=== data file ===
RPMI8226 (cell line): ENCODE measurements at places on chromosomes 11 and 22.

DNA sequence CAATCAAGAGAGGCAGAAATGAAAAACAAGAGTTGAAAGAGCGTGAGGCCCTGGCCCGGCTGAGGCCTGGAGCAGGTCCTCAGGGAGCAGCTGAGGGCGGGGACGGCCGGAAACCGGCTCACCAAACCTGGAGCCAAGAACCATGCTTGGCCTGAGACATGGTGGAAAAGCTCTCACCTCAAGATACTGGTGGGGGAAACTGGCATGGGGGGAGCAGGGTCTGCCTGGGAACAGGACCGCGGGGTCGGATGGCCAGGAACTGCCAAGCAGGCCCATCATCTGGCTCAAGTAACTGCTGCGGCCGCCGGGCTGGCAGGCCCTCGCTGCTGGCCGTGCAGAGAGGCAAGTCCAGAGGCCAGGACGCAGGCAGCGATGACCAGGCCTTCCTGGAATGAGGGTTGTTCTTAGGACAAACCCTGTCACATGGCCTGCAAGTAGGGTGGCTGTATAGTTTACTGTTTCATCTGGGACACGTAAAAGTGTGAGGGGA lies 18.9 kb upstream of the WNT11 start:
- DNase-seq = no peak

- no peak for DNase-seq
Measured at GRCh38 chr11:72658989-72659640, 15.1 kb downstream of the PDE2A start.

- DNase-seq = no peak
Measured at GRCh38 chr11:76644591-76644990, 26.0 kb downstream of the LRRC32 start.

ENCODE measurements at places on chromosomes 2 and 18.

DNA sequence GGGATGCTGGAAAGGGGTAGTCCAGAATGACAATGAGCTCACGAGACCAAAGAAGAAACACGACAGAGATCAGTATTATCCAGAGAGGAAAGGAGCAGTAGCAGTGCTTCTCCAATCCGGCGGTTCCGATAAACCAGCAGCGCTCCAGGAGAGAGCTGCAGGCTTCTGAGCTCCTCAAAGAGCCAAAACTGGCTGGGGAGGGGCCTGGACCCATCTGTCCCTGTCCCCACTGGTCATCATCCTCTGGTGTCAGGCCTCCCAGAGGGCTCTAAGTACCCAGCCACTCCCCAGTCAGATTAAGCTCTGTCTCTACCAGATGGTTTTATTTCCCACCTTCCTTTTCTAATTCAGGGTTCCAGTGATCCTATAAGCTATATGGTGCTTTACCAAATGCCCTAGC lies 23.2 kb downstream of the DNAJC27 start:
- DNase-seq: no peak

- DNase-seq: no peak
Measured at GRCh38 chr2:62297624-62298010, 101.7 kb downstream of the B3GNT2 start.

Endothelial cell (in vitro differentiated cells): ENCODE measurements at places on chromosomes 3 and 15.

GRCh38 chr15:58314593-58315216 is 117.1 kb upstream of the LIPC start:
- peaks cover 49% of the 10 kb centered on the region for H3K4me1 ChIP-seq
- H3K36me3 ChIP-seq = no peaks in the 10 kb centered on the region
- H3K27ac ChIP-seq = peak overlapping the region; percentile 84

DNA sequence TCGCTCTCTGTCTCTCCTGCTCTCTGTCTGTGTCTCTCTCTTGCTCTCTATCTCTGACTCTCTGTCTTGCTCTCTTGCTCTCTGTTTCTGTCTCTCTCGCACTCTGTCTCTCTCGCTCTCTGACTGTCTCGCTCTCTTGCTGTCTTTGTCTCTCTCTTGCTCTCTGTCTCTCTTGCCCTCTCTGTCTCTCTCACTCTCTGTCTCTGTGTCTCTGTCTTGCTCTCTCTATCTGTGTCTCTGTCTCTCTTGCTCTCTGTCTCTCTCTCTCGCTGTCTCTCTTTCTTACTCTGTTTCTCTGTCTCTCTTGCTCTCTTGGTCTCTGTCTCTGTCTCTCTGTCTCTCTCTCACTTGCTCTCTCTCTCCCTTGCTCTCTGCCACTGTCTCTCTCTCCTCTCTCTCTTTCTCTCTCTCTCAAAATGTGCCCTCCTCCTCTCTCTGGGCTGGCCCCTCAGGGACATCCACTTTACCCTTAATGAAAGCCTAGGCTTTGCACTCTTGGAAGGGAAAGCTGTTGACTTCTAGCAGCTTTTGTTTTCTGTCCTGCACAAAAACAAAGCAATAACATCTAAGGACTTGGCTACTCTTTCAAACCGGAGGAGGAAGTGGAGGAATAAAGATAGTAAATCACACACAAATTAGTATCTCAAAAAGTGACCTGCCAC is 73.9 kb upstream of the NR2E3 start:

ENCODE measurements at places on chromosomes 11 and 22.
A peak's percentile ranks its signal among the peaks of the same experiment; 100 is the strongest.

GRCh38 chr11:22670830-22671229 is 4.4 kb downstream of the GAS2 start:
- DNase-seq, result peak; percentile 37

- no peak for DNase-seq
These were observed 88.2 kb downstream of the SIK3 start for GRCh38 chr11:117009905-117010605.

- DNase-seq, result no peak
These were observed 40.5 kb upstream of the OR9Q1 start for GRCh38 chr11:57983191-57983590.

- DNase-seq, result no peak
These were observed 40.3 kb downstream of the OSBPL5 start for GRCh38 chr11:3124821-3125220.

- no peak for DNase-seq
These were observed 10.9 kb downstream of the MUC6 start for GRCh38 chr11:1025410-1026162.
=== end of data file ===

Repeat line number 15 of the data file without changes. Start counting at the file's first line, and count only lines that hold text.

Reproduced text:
- peaks cover 49% of the 10 kb centered on the region for H3K4me1 ChIP-seq